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Case History

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Image not available. A 15-year-old girl attends with her mother asking for treatment for her painful periods. She has to take at least one day a month off school because of the pain and is concerned about how this will affect her examination results. She is not yet sexually active.

What specific areas should you explore in the history?

Is a pelvic examination indicated?

What first-line treatments would you recommend?

What non-pharmacological treatments exist?

Is surgery ever indicated?

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Background

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Image not available. Dysmenorrhoea is defined as painful menstrual cramps and has been traditionally sub divided into primary (without any pathology) and secondary dysmenorrhoea (due to other pathology). It is very common, with estimates of prevalence ranging from 20% to 90%.1 Most adolescents self-medicate rather than consult a doctor; however, dysmenorrhoea is the most common cause of recurrent school absenteeism in teenage girls. It is important, therefore, that it is identified and treated early.

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What specific areas should you explore in the history?

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Pain with menstruation will usually commence within a year of menarche, thus if it starts beyond this period it should alert to the possibility of other pathology (such as endometriosis or adenomyosis).2 Therefore, age at menarche and age at which dysmenorrhoea began should be elicited. An attempt should be made to understand the bleeding pattern, as initial anovulatory cycles are often more irregular, heavier and more painful and this may improve as cycles become ovulatory and more regular. Associated symptoms may include radiation of pain to the back or thighs, nausea, vomiting or diarrhoea. However, cyclical rectal bleeding or other bowel symptoms may point to a diagnosis of rectal endometriosis or irritable bowel syndrome. The pain usually starts no more than a few hours before the onset of menstruation and settles after the first 24–36 hours. More prolonged pain or pain of a non-cyclical nature should raise the suspicion of other pathology. Dysmenorrhoea usually improves after childbirth and if parity is controlled for there is no relationship with age.3 However, depression and anxiety, disruption of social networks and smoking are all associated factors.1 As many of the initial treatments are available over the counter, what treatments have been tried and whether or not they were successful at all should be established.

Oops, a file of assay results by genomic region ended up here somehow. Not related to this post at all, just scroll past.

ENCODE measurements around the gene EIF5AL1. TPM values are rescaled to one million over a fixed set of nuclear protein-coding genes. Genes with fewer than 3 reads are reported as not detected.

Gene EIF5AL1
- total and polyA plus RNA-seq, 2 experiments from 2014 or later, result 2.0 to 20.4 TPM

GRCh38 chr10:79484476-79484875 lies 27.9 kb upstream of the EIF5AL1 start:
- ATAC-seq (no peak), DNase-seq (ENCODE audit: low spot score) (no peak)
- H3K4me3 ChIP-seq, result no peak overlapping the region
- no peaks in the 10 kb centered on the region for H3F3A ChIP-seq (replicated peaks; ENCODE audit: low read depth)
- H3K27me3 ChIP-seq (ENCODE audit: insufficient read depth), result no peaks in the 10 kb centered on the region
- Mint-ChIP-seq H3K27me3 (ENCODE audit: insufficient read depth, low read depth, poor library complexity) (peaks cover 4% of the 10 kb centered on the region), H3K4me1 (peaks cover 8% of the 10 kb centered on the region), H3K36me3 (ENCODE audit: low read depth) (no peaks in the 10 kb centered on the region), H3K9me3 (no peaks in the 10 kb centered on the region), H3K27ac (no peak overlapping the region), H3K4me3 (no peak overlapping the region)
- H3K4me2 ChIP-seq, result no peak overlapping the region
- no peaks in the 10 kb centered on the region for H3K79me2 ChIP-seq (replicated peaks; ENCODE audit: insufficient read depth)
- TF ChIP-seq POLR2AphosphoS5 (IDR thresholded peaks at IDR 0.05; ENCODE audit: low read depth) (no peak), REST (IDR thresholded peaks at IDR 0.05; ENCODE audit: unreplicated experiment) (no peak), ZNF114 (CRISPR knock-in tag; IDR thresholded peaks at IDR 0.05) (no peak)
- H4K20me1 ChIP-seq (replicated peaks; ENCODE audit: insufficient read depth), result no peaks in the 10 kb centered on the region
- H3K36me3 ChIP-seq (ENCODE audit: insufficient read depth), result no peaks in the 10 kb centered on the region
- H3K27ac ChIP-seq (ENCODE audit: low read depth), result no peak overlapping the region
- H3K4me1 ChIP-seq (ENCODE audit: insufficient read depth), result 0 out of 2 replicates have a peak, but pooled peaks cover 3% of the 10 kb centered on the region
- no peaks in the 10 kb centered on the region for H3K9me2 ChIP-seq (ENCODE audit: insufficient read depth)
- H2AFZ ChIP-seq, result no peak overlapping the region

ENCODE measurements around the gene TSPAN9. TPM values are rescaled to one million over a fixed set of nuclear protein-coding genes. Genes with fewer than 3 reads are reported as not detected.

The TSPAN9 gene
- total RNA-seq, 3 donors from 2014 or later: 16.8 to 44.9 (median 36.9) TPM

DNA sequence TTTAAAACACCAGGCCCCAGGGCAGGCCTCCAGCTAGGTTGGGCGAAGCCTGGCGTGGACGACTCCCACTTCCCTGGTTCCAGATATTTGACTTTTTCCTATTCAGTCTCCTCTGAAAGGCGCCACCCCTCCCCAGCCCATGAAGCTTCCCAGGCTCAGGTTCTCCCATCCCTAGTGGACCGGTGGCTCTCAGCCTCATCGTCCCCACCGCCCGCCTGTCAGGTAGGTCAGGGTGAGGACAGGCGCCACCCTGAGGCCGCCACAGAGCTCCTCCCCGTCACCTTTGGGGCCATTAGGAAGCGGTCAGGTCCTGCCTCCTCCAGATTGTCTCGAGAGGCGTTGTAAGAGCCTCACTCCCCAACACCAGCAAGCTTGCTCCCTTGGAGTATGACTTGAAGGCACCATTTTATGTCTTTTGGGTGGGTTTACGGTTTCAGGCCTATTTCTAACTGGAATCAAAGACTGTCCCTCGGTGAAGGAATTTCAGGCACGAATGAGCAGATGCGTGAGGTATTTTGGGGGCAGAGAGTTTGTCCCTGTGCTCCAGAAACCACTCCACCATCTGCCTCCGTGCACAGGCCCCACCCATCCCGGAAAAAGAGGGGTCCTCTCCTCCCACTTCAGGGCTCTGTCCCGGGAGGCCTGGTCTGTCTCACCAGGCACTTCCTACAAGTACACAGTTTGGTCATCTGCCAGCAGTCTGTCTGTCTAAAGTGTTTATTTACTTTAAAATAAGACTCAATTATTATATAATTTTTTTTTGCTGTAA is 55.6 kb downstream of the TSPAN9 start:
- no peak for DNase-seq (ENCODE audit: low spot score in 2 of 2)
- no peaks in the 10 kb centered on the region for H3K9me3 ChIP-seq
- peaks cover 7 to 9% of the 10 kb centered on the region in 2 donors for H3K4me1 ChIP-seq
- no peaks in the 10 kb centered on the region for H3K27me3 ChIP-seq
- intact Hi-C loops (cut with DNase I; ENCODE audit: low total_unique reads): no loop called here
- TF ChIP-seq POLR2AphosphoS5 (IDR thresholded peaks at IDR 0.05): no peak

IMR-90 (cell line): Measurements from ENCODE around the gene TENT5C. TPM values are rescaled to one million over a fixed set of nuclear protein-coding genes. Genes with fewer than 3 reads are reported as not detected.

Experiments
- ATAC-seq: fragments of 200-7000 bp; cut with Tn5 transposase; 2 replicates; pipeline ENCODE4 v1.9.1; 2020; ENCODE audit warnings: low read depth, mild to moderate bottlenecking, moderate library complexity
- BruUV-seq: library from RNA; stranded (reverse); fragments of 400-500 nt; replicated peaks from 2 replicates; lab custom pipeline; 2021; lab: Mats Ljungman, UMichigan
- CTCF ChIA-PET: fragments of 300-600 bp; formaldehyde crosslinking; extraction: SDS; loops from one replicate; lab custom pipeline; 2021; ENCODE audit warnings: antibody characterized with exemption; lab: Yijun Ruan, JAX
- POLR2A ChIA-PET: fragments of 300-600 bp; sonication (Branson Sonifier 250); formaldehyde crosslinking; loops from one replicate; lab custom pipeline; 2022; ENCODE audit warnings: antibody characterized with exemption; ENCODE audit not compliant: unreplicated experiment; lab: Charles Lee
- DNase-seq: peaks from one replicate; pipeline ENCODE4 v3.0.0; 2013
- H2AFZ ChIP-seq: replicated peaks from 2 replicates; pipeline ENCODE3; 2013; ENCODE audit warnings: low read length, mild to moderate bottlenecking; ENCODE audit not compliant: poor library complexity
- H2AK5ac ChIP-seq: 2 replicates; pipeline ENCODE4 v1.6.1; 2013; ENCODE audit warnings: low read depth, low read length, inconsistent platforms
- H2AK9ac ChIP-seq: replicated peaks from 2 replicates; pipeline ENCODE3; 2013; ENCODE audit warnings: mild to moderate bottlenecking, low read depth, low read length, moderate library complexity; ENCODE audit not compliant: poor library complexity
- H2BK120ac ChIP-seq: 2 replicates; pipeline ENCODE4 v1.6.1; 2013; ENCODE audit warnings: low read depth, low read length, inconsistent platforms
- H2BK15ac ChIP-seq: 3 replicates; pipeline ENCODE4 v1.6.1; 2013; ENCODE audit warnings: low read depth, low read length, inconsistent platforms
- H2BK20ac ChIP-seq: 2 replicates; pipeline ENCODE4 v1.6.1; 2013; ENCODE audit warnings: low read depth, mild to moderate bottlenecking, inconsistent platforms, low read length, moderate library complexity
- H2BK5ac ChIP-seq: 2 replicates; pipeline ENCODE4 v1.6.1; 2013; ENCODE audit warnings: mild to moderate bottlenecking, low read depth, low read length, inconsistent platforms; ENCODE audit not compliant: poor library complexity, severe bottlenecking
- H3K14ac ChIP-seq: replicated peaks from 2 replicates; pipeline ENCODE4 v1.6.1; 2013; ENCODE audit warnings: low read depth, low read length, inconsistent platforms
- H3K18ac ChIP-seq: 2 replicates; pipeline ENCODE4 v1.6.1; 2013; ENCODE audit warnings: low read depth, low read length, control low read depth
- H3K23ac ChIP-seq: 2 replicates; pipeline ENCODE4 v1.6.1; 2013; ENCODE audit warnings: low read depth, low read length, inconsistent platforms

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Is a pelvic examination indicated?

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As long as nothing in the history suggests another pathology, there is no need for a pelvic examination prior to commencing empirical treatment, especially in girls who are not yet sexually active. Abnormal vaginal discharge or risk of sexually transmitted infections should prompt internal examination and appropriate swabs.

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What first-line treatments would you recommend?

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Dysmenorrhoea is thought to be due to increased prostaglandin production by the endometrium which causes stronger and more irregular uterine contractions, reducing uterine blood flow and causing painful, transient ischaemia. Prostaglandins are also ...

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